Now that we have moved on from the structured world of the PhD candidate, taking the lessons learned with us is imperative for future success in the scientific enterprise within and outside of academia. Along the way, technical skills were gained, papers were published, and we somehow convinced our thesis advisors and at least two other people to write solid letters of recommendation.
For all of that have successfully obtained our PhDs, there is one thing that we can agree on, IT WAS AN EXERCISE IN SELF-‐MOTIVATION! We should begin to consistently view our postdoctoral experiences not just in terms of technical training but the development of your overall marketability…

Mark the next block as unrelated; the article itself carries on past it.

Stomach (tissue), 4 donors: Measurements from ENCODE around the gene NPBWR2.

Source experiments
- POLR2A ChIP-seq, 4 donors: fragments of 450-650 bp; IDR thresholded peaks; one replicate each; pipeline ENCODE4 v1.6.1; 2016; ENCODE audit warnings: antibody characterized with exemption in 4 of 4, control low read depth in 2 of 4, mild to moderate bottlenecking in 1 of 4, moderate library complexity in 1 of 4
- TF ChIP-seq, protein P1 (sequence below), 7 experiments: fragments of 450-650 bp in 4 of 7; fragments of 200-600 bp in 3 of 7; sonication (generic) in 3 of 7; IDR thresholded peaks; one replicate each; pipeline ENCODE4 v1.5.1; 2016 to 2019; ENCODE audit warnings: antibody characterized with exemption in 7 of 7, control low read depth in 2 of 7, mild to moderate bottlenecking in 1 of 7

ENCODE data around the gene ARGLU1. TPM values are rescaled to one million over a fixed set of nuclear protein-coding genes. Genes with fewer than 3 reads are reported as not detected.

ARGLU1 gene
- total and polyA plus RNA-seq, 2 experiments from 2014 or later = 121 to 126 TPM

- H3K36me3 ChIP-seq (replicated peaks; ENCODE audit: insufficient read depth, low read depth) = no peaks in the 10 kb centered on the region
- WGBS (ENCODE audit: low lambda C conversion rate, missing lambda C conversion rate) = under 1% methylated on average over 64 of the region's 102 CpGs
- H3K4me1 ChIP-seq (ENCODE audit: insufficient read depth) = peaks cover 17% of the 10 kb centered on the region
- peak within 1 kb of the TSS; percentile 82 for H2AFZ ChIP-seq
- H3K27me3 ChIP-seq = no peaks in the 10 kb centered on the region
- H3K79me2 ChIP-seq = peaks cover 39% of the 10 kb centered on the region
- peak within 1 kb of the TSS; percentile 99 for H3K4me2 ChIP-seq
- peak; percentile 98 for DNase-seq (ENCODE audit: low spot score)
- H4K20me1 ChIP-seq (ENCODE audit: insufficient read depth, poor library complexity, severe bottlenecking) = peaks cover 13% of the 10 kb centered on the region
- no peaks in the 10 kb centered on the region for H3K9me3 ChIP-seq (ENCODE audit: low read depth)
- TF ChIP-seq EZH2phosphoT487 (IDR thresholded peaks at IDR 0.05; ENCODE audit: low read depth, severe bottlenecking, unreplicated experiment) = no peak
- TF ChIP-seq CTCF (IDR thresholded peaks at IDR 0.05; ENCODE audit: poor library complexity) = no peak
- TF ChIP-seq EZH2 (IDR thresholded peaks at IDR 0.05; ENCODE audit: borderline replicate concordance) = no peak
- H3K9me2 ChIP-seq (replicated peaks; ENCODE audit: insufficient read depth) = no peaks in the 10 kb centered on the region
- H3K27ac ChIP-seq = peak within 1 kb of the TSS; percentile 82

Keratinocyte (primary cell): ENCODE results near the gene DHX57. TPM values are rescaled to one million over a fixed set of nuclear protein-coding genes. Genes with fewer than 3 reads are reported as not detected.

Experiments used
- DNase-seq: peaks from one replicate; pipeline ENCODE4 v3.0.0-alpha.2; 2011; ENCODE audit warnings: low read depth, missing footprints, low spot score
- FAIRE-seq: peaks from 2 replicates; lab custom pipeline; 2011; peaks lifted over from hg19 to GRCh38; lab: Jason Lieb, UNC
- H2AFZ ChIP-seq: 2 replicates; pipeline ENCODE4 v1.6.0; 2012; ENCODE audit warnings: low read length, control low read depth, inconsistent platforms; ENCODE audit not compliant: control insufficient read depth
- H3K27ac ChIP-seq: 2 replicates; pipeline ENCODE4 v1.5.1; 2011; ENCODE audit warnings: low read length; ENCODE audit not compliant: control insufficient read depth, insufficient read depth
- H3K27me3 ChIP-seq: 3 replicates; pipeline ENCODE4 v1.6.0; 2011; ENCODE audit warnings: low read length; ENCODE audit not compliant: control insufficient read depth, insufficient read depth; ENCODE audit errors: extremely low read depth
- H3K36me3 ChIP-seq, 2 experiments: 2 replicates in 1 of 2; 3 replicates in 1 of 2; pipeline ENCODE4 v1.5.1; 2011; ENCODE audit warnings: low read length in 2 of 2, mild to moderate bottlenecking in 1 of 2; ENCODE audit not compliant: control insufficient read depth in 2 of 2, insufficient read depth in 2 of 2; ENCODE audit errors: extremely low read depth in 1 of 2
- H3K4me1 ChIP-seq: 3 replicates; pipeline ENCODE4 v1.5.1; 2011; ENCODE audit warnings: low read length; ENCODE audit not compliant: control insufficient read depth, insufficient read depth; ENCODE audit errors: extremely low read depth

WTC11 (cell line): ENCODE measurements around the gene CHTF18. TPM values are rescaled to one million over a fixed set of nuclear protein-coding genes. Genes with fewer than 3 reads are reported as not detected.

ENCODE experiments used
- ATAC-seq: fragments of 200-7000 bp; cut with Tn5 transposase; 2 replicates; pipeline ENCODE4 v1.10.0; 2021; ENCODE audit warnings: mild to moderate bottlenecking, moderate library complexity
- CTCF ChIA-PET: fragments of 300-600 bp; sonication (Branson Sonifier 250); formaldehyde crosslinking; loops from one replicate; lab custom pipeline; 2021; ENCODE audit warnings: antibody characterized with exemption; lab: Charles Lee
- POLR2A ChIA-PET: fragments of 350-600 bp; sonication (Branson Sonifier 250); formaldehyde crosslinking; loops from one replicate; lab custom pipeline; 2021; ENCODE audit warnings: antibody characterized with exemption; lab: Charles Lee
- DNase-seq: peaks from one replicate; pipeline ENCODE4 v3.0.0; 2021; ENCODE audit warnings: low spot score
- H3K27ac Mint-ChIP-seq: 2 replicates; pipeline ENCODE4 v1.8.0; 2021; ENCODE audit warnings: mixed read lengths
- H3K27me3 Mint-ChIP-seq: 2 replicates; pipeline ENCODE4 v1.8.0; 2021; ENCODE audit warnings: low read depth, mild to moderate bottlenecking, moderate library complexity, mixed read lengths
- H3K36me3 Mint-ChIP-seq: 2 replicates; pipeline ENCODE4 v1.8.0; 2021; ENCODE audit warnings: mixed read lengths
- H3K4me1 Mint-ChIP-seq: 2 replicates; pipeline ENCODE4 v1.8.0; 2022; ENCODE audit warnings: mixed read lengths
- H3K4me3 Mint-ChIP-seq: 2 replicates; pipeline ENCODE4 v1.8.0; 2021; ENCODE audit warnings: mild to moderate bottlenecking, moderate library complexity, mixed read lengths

If you ask minority high school students interested in biology what they want to do as a future career, they typically tell you that they want to be a physician or dentist. Unfortunately, what they don’t tell you is that they want to be a professor or researcher. This lack of interest is often due to a lack of exposure or negative stories about being a professor in the sciences. Becoming a professor in the life sciences often takes at least 10 years after the bachelor’s degree due to the need for post-doctoral experiences. In addition, students are often lured to practitioner-focused careers by higher starting salaries and the prestige associated with being a physician or dentist.
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